Is Joe Biden actually that unpopular, or is polarization distorting his approval rating? | No. 180 — January 23, 2022
In which I show you some math that illustrates why you need to take polarization into account when comparing Biden's approval rating presidents'
Harry Enten, an elections and polling analyst for CNN, writes this weekend that “Only Trump was in worse electoral shape than Biden after his first year as president.” His article focuses on historical job approval ratings, and he writes::
Start out by just looking at his overall job approval ratings. Biden has an approval rating of only about 41% and a disapproval rating of 54% in an average of polls. This makes for a net approval rating of -13 points.
Biden's poor ratings are quite a turnaround from where he was earlier. In the middle of September, his net approval rating was -3 points. Biden stood at +11 points in the middle of May. His first net approval rating of his presidency was +19 points.
No elected president in the polling era besides Trump has ever had a negative net approval at this point in his presidency. Trump's was at -17 points and was actually improving. Biden's is stagnant if not down a touch.
Indeed. Here are the presidents’ approval ratings on this day in previous presidents’ tenures in office, according to my averaging of all available polling:
W Bush**: 80
*I’m stopping at Nixon because “modern” politics roughly starts in 1968.
**Double asterisks denote ongoing wars.
So, Joe Biden’s approval ratings are certainly lower than the average for prior presidents’ But the question really isn’t Biden compares historically, but how he compares versus expectations. This is an important distinction because there is an extra variable we should account for, that most media analysts don’t really highlight: partisanship/political polarization.
It is not enough, in other words, to say that Biden is unpopular today. We would hypothesize, before even seeing any data, that the president’s approval ratings would be lower than, eg, Clinton’s or Reagan’s just by virtue of having a larger base of devoted opponents by default. Another way of saying this is that because there are fewer swing voters, it is more impressive now if a president manages to win over 60 or 65% of Americans than if they did it in 1960. Correspondingly, it is less disastrous if they hit 45 or 40%. That’s because the share who approve of them are much likelier to actually vote for them in upcoming elections.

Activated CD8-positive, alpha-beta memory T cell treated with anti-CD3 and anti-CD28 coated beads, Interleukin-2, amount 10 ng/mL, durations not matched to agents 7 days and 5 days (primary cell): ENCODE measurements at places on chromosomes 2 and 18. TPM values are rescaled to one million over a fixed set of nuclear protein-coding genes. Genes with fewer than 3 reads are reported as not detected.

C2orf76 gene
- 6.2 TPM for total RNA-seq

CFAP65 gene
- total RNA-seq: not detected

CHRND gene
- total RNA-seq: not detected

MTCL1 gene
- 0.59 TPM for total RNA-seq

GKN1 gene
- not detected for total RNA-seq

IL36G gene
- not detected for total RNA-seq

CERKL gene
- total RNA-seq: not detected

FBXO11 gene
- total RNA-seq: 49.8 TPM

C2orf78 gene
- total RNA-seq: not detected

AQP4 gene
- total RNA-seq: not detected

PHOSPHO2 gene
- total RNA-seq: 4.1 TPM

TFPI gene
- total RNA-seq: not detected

Polarization means presidents have lower ceilings to their approval — because they have more opponents that are hard to sway by new events or evidence. But they also have higher floors.
Consider the math relating probability of approving of a president to voting for them. In less polarized eras, presidents may have been able to count on the support of 70% of their approvers and 30% of their disapprovers. That means a president with a 50% approval rating and 45% disapproval rating (with 5% of voters undecided) would win roughly (0.7 * 0.5) + (0.3 * 0.45) = 48.5% of the vote. But in polarized times, they might win 90% of their approvers and 10% of their disapprovers, equal to (0.9 * 0.5) + (0.1 * 0.45) = 49.5% of the vote. Polarization, in summary, means Joe Biden can win re-election with lower approval ratings than we’d predict based on the historical relationship between approval and actual vote share. That’s also why Donald Trump managed to get so close to re-election in 2020 while having a paltry 43% approval rating.
These are only simple, hypothetical demonstrations, but I think they make a good case for relying less on historical comparisons of presidential approval — and paying more attention to quantitative models that can adjust vote-share predictions for the degree of partisanship and polarization in the electorate. And if you abstract that out, this is also an argument for paying less attention to pundits who have been steeped in the past conventional wisdom on presidential popularity and more to those who can update their priors about politics based on the reality of political psychology and voter behavior.
As far as Biden is concerned, the upshot is that he doesn’t need a 50-55% approval rating to win re-election. He would obviously prefer to have a higher rating — and there may be some things he could do to get there — but depending on his support among undecideds and the wishy-washiness of disapprovers, a 45% rating could do just fine.
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